Maryland Unpaid Wages Law Act Goes Into Effect

 In Featured, Overtime Law, Wage Law

The Maryland Unpaid Wages Law punishes employers who fail to pay workers on time are now at risk of being required to pay three times the amount of wages owed as well as costs and fees for legal counsel. Employees are able to initiate lawsuits concerning late or unpaid wages within three years of the date that the failure to pay occurs. This arrangement is about to change significantly, however.

What the New Maryland Law Means

Previously, if a subcontractor failed to pay a worker, a general contractor would not be found liable for this wage violation. Effective October 1, 2018, the General Contractor Liability for Unpaid Wages Act will become effective. Under the terms of this new law, a general contractor will be considered jointly and severally liable for the failure of subcontractors to pay workers. It is important to note that this law applies to anyone in an indirect relationship with the employee and not just the general contractor.

Potential Limits to the New Law

There are some limitations, however, that are created by this law. For example, a subcontractor in Maryland who fails to pay a worker in accordance with wage and hour laws is not able to later obtain compensation for attorney’s fees, damages, interest, and wages in connection with the violation. A general contractor or other indirectly related party, however, might still have to pay these amounts if such an agreement is made in a contract.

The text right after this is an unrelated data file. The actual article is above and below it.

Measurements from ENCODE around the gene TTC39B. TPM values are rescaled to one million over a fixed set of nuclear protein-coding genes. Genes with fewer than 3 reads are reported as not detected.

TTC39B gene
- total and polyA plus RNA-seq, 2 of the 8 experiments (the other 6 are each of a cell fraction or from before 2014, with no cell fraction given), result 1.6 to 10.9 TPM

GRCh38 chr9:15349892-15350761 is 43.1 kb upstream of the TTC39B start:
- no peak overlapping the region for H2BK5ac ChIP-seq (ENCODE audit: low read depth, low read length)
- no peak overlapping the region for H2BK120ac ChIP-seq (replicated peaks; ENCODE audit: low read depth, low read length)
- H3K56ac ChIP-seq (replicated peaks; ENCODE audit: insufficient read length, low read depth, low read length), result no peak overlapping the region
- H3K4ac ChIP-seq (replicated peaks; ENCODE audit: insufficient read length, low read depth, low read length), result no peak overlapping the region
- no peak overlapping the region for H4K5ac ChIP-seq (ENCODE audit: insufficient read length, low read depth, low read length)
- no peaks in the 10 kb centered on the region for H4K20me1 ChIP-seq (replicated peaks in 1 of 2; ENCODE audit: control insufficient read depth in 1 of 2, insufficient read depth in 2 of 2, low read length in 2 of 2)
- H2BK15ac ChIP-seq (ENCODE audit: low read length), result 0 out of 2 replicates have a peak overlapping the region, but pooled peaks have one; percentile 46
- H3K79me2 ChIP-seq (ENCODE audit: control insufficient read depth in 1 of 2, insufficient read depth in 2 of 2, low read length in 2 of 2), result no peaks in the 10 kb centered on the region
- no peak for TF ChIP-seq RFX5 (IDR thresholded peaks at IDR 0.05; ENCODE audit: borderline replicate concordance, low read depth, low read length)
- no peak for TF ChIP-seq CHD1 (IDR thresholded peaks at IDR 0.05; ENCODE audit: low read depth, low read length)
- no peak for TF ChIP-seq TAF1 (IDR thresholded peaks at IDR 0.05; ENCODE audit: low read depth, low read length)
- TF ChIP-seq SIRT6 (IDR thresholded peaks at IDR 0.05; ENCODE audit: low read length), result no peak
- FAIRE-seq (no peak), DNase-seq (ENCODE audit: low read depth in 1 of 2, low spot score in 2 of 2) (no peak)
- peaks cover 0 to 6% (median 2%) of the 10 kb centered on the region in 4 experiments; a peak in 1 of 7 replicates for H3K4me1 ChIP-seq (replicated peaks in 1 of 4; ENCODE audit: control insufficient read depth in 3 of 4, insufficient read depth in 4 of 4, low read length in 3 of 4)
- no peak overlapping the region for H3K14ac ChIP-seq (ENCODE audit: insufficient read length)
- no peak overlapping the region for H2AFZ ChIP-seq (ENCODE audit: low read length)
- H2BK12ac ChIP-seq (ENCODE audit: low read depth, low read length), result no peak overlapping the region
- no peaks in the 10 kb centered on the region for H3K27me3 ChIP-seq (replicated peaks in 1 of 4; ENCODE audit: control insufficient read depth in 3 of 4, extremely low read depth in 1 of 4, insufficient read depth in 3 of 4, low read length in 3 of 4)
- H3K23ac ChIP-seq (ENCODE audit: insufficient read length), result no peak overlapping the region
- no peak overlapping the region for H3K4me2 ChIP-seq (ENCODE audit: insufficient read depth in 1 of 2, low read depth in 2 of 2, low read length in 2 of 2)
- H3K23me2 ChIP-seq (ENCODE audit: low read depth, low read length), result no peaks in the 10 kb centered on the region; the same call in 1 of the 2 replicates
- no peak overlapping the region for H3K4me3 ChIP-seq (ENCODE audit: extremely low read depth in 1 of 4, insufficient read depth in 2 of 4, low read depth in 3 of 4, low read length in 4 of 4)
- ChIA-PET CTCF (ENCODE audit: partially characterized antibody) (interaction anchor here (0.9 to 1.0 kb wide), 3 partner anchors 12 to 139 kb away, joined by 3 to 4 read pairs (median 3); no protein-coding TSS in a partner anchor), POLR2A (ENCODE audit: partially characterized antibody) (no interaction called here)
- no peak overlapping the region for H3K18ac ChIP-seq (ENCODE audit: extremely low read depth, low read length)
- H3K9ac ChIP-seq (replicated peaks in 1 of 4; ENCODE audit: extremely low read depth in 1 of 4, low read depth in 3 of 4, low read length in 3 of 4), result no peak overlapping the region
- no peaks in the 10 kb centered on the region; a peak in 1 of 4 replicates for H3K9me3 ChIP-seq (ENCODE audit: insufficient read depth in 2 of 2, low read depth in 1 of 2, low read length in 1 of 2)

What the Law Means for General Contractors and Subcontractors

This change in Maryland’s wage and hour law will have significant repercussions for how general contractors and subcontractors in the state must treat workers. As a result, it is important that general contractors and subcontractors consider obtaining bonds and insurance to protect against wage claims and review contract provisions to make sure that these new laws are taken into consideration. For workers, this law is a helpful step forward in wage and hour rights because it offers another avenue for workers who have not received payment to seek compensation.

California’s New Similar Law

Maryland is not the only state that has imposed wage and hour laws of this nature recently. On January 1, 2018, AB 1701 became effective in California. This law makes general contractors jointly liable for the unpaid wages, fringe benefits, or other benefits that would have been paid by a subcontractor. Much like Maryland’s law, a general contractor or indirectly involved party can still end up responsible for wages that are due a worker even if the general contractor is not responsible for the lack of payment. Also, similar to Maryland’s law, AB 1701 lets general contractors protect themselves through the use of indemnification, which makes it important for companies to define these terms in contracts.

Speak with an Experienced Wage and Hour Lawyer

If you believe that your employer has violated wage and hour laws, it is important to quickly obtain the assistance of an experienced attorney. Contact Herrmann Law today to schedule an initial free consultation.

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